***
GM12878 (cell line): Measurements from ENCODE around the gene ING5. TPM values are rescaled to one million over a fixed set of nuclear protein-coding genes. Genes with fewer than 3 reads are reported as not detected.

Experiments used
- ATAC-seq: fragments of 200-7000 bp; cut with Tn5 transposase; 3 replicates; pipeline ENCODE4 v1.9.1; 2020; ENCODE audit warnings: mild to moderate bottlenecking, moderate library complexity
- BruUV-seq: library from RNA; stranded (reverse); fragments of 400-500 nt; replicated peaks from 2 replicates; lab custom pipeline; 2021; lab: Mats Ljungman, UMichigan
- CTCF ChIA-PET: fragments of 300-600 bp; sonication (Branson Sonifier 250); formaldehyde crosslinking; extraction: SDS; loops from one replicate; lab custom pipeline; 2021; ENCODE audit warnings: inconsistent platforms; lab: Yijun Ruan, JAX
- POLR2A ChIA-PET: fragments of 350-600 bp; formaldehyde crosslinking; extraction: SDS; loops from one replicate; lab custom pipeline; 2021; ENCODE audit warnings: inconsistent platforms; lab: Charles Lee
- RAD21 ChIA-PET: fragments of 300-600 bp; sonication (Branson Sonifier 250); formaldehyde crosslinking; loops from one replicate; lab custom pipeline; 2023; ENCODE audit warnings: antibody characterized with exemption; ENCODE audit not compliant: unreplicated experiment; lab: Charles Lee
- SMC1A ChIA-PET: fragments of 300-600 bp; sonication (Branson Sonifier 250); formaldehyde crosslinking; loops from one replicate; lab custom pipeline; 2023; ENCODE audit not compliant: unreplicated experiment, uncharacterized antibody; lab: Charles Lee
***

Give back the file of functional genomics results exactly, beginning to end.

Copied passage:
GM12878 (cell line): Measurements from ENCODE around the gene ING5. TPM values are rescaled to one million over a fixed set of nuclear protein-coding genes. Genes with fewer than 3 reads are reported as not detected.

Experiments used
- ATAC-seq: fragments of 200-7000 bp; cut with Tn5 transposase; 3 replicates; pipeline ENCODE4 v1.9.1; 2020; ENCODE audit warnings: mild to moderate bottlenecking, moderate library complexity
- BruUV-seq: library from RNA; stranded (reverse); fragments of 400-500 nt; replicated peaks from 2 replicates; lab custom pipeline; 2021; lab: Mats Ljungman, UMichigan
- CTCF ChIA-PET: fragments of 300-600 bp; sonication (Branson Sonifier 250); formaldehyde crosslinking; extraction: SDS; loops from one replicate; lab custom pipeline; 2021; ENCODE audit warnings: inconsistent platforms; lab: Yijun Ruan, JAX
- POLR2A ChIA-PET: fragments of 350-600 bp; formaldehyde crosslinking; extraction: SDS; loops from one replicate; lab custom pipeline; 2021; ENCODE audit warnings: inconsistent platforms; lab: Charles Lee
- RAD21 ChIA-PET: fragments of 300-600 bp; sonication (Branson Sonifier 250); formaldehyde crosslinking; loops from one replicate; lab custom pipeline; 2023; ENCODE audit warnings: antibody characterized with exemption; ENCODE audit not compliant: unreplicated experiment; lab: Charles Lee
- SMC1A ChIA-PET: fragments of 300-600 bp; sonication (Branson Sonifier 250); formaldehyde crosslinking; loops from one replicate; lab custom pipeline; 2023; ENCODE audit not compliant: unreplicated experiment, uncharacterized antibody; lab: Charles Lee